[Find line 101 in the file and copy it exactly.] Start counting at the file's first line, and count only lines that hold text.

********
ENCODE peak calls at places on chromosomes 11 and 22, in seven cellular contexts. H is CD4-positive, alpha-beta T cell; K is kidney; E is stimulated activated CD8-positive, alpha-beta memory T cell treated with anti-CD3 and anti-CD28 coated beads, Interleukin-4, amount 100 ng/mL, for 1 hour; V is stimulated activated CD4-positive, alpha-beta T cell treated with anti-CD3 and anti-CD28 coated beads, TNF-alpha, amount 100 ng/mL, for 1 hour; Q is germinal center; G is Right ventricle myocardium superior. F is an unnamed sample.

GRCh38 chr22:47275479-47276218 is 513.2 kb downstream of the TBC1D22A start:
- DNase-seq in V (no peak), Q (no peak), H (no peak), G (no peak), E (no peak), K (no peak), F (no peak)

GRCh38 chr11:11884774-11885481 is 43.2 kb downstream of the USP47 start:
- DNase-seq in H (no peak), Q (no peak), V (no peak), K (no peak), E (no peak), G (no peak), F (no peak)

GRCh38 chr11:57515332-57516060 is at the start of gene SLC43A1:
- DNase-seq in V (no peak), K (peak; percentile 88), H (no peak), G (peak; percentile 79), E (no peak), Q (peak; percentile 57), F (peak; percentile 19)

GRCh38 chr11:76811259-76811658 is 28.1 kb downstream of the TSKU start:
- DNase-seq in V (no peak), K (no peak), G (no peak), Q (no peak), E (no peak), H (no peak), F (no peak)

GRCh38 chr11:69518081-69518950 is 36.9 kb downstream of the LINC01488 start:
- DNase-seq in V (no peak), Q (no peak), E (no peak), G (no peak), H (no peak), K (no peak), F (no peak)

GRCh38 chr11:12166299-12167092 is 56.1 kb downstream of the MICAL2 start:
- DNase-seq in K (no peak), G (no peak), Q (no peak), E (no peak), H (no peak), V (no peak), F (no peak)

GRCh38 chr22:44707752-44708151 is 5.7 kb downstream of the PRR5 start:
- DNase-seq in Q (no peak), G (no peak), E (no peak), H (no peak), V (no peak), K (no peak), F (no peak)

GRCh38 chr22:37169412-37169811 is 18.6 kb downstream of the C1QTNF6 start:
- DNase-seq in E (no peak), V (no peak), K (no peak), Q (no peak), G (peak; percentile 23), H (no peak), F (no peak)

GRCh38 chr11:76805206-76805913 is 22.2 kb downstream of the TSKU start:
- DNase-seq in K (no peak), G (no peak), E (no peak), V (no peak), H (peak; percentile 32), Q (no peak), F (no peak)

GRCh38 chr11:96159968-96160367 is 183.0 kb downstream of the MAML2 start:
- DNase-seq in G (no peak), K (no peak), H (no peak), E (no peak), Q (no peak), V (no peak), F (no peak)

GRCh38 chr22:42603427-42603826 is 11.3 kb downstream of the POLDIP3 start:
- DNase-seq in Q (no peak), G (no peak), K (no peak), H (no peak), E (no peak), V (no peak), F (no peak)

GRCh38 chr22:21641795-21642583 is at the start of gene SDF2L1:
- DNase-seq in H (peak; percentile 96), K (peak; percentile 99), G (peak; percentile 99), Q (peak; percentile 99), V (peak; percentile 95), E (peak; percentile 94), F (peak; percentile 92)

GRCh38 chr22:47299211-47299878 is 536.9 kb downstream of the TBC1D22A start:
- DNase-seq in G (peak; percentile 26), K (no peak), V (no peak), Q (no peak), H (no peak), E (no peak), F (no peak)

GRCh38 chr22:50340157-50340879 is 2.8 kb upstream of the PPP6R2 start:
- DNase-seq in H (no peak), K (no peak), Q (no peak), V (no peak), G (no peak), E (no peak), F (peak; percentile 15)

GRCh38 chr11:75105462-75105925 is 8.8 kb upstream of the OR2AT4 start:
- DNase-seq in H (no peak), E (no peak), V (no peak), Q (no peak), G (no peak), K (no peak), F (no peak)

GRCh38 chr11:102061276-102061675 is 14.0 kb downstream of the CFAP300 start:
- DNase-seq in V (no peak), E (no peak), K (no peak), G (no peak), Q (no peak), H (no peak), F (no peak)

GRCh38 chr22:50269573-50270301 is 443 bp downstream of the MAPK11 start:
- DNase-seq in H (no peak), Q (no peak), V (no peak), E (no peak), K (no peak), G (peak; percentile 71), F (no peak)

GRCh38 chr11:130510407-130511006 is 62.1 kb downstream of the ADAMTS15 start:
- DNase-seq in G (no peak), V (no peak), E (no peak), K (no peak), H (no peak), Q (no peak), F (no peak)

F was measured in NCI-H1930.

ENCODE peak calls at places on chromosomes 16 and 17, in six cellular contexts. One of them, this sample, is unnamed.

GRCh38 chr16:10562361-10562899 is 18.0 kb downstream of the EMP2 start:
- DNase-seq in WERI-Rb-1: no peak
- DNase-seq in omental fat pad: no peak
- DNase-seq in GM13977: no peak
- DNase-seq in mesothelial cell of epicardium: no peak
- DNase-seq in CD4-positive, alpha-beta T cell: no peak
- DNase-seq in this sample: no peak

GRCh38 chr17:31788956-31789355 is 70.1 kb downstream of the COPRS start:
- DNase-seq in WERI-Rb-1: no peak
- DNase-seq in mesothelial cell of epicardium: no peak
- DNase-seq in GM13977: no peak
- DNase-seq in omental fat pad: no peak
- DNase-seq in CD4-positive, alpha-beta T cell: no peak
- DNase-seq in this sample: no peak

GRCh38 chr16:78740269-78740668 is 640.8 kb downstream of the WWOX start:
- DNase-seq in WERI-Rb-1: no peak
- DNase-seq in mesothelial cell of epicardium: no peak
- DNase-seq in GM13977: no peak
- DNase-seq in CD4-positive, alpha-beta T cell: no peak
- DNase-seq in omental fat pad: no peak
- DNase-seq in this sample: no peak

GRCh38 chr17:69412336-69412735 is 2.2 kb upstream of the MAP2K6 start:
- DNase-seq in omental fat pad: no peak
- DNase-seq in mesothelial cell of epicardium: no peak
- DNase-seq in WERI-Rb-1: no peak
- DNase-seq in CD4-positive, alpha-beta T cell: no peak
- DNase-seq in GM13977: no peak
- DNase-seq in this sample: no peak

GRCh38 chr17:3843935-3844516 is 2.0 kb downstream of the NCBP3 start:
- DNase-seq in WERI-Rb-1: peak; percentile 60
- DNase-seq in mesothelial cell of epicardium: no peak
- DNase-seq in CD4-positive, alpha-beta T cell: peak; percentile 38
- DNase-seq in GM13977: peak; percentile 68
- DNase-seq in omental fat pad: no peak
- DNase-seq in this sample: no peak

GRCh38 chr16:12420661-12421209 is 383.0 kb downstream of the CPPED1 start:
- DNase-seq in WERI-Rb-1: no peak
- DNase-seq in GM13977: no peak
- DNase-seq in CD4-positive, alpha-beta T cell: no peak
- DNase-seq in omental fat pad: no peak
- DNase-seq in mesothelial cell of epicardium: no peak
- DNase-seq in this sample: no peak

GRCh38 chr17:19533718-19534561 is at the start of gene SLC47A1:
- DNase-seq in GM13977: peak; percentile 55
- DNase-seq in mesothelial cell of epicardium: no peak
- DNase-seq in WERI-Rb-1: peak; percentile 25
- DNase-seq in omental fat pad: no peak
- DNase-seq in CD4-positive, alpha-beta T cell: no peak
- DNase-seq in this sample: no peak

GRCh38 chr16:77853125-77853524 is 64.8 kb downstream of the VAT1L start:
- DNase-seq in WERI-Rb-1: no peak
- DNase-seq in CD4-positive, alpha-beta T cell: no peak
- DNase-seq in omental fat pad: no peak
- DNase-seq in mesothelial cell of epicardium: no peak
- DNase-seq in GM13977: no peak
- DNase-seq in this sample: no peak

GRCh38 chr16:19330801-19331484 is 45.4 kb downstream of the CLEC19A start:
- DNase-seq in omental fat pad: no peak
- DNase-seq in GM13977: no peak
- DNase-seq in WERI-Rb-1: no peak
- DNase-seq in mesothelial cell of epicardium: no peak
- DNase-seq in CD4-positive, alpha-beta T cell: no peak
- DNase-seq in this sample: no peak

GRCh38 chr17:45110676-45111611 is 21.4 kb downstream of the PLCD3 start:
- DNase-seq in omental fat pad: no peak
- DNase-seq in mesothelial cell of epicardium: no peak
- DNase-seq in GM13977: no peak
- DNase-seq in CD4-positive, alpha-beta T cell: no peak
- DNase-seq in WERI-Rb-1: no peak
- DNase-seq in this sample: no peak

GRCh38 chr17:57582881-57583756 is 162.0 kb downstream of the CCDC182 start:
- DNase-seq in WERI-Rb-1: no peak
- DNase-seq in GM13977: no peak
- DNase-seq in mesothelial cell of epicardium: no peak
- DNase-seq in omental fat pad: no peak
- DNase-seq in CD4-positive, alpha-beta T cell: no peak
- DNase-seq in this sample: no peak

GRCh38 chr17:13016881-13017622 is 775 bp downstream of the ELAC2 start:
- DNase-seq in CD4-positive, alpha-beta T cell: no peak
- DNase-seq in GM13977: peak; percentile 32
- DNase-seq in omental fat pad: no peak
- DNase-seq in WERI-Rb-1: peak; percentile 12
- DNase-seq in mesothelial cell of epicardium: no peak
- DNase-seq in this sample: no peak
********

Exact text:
- DNase-seq in CD4-positive, alpha-beta T cell: no peak